Collecting Top

"Prior to the introduction of the cup and cone, a form of tunnel-head in which no valve or cone exists…

A compound riveted girder is designed to bear a large load in a building or bridge, and is made of either iron or steel.

Compound Riveted Girder (side by side)

A compound riveted girder is designed to bear a large load in a building or bridge, and is made of either…

A compound riveted girder is designed to bear a large load in a building or bridge, and is made of either iron or steel.

Compound Riveted Girder (Vertical)

A compound riveted girder is designed to bear a large load in a building or bridge, and is made of either…

"Condie's Hammer." — The Encyclopedia Britannica, 1893

Condie's Hammer

"Condie's Hammer." — The Encyclopedia Britannica, 1893

An illustration of the exterior of the Bessemer converter. The Bessemer process was the first inexpensive industrial process for the mass-production of steel from molten pig iron. The process is named after its inventor, Henry Bessemer, who took out a patent on the process in 1855. The process was independently discovered in 1851 by William Kelly. The process had also been used outside of Europe for hundreds of years, but not on an industrial scale. The key principle is removal of impurities from the iron by oxidation with air being blown through the molten iron. The oxidation also raises the temperature of the iron mass and keeps it molten.

Bessemer Converter (Exterior)

An illustration of the exterior of the Bessemer converter. The Bessemer process was the first inexpensive…

An illustration of the interior of the Bessemer converter. The Bessemer process was the first inexpensive industrial process for the mass-production of steel from molten pig iron. The process is named after its inventor, Henry Bessemer, who took out a patent on the process in 1855. The process was independently discovered in 1851 by William Kelly. The process had also been used outside of Europe for hundreds of years, but not on an industrial scale. The key principle is removal of impurities from the iron by oxidation with air being blown through the molten iron. The oxidation also raises the temperature of the iron mass and keeps it molten.

Bessemer Converter (Interior)

An illustration of the interior of the Bessemer converter. The Bessemer process was the first inexpensive…

An automatic coupler.

Coupler

An automatic coupler.

An illustration of a foundry crane.

Foundry Crane

An illustration of a foundry crane.

An illustration of a foundry crane which is used in steel-making.

Foundry Crane

An illustration of a foundry crane which is used in steel-making.

"Danks rotary Puddling Furnace. The feel is burnt in an ordinary fireplace, a blast B being admitted under the bars and another over them A, level with the firing hole, so that by regulating the two streams of air the atmosphere can be kept reducing or oxidizing at will. A circular chamber or drum C is supported on massive friction rollers and arranged so that its axis is about level with the top of the bridge; at the other end is a movable terminal shaped like the frustum of a cone D, supported by chains or rods from a crane so that it can be swung on one side if required, thus serving as a door." — The Encyclopedia Britannica, 1893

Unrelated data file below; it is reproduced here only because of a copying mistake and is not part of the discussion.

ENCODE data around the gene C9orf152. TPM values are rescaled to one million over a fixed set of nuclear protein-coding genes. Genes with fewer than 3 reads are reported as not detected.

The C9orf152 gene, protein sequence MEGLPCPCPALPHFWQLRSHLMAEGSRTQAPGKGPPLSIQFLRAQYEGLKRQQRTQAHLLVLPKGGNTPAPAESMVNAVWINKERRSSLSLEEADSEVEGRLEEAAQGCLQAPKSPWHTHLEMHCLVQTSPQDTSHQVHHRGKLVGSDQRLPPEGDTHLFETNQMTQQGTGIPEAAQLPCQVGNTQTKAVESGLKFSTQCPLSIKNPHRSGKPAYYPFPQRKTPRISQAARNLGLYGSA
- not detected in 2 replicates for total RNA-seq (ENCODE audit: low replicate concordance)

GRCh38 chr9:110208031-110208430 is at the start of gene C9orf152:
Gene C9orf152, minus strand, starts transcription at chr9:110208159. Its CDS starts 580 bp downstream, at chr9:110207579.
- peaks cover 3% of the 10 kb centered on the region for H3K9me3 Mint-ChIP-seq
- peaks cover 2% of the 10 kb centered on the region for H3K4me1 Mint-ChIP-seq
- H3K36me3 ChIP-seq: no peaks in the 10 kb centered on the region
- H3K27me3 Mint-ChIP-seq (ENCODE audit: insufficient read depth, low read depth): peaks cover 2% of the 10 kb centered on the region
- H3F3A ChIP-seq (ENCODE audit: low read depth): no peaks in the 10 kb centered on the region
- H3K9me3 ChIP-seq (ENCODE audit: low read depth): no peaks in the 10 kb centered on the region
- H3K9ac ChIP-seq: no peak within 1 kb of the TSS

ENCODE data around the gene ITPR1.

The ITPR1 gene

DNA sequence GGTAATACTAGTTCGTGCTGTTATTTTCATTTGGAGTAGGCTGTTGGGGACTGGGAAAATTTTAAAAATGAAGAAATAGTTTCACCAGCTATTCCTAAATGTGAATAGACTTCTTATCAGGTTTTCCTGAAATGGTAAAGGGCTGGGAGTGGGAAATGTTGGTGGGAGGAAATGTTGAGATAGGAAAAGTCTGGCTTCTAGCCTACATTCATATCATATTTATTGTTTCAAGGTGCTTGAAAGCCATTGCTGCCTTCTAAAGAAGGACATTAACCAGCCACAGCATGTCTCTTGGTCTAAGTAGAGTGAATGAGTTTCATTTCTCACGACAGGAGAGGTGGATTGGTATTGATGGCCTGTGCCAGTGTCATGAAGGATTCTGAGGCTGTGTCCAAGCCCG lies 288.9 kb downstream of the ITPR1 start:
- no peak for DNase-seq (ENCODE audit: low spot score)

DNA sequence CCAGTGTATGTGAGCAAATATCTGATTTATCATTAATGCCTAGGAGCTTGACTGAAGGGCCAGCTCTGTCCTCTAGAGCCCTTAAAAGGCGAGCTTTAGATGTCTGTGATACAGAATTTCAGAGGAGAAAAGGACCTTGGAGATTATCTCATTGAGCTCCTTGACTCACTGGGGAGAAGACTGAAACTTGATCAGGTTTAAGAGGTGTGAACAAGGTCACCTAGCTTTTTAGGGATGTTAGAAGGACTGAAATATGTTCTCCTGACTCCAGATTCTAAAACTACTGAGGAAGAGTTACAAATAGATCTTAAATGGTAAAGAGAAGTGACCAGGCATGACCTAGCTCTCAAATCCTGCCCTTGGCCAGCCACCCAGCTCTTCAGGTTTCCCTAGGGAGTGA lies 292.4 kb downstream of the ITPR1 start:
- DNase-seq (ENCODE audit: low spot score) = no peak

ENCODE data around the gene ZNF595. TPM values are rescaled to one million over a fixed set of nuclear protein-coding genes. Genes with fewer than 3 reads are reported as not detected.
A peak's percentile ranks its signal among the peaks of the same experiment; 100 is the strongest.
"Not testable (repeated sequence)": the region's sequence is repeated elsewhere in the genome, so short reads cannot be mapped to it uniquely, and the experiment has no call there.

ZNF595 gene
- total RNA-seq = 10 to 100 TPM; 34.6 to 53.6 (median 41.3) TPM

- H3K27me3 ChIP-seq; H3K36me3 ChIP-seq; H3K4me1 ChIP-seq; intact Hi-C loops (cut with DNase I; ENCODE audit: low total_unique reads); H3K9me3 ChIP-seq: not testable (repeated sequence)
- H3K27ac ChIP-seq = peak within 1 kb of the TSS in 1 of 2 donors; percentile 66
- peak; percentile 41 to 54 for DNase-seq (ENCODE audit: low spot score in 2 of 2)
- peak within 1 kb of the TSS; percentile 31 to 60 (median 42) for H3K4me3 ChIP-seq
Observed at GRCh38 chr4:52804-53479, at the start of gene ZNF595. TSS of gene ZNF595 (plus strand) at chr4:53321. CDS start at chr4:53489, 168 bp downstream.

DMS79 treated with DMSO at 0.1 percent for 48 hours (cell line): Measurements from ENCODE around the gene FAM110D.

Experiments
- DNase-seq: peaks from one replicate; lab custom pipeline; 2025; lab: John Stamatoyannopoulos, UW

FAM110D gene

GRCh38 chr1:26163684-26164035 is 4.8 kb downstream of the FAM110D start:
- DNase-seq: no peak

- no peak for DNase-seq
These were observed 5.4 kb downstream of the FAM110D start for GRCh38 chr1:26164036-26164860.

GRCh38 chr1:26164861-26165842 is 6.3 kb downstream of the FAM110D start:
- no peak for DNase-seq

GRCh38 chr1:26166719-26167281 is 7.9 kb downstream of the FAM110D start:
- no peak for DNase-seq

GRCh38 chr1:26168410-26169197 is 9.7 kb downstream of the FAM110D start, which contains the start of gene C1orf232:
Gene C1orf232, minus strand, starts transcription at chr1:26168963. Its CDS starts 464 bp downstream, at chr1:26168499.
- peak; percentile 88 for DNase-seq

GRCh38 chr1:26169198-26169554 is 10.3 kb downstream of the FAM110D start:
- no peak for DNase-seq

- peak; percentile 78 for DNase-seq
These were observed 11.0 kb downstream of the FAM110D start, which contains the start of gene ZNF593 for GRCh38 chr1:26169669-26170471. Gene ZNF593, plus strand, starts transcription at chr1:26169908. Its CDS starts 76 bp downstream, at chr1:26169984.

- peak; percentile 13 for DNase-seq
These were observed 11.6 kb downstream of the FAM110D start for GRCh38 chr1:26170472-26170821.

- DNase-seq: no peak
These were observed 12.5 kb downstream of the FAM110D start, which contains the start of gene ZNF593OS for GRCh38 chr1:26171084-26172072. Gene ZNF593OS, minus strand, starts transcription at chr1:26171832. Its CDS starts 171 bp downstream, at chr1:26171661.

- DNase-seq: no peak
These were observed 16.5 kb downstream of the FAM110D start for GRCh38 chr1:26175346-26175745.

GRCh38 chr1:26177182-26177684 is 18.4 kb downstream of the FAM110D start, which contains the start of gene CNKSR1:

Danks Furnace

"Danks rotary Puddling Furnace. The feel is burnt in an ordinary fireplace, a blast B being admitted…

"A peculiar furnace, known as Ferrie's self-coking furnace after the name of its inventor, in which raw coal is employed, has been used at the Monkland Iron Works and elsewhere during the last few years. On the top of an ordinary furnace of about 53 feet in height and 7000 cubic feet capacity were erected four chambers or retorts about 20 feet in depth, each having a capacity of 500 cubic feet; external flues, in which a portion of the waste gases were burnt, served to heat these chambers in such a way as to coke the raw coal." — The Encyclopedia Britannica, 1893

Ferrie's Furnace

"A peculiar furnace, known as Ferrie's self-coking furnace after the name of its inventor, in which…

An illustration of a forge powered by a hand-bellows which forces air on glowing coals. A forge is a hearth, or a place for heating metals.

Forge

An illustration of a forge powered by a hand-bellows which forces air on glowing coals. A forge is a…

"Formerly, all nails were hand made, by forging on an anvil; and vast quantities are still made in this manner, being preferable, for many kinds of carpenter's work, to those made by machinery." —The Popular Cyclopedia, 1888

Nail forge

"Formerly, all nails were hand made, by forging on an anvil; and vast quantities are still made in this…

"Ponsard Furnace or Forno-Convertisseur. This apparatus is essentially a combination of the Pernot furnace with the Bessemer converter, consisting of a hearth movable about an obliquely vertical axis. Instead of rotating round and round on this axis, the hearth D only moves through half a revolution." — The Encyclopedia Britannica, 1893

Forno-Convertisseur

"Ponsard Furnace or Forno-Convertisseur. This apparatus is essentially a combination of the Pernot furnace…

"The section and ground plan of one of the older forms of open-mouthed furnaces used at Dowlais (Truran), consisting of a heavy mass of mascury, square at base, strongly braced together with iron tie-rods, rising in the shape of a truncated pyramid to the height of the boshes, and then surmounted with a conical top surrounded at the throat by a gallery for the introduction of the enarging materials. In the square base were four arched recesses or tuyere houses, one on each side, F, F, for the introduction of G also serving for the removal of cinder and the tapping of the furnace for the running of the pig. The lowest portion of the hearth or crucible, A, was constructed of refractory sandstone, grit, or conglomerate, or of difficulty fusible firebrick, the inner portion of the upper part of the furnace being also built of firebrick set in fireclay with an air course between the double lining thus constructed; exteriorly the furnace was built of less expensive and refractory materials, usually of stone, strongly bound round with iron hoops." — The Encyclopedia Britannica, 1893

Furnace

"The section and ground plan of one of the older forms of open-mouthed furnaces used at Dowlais (Truran),…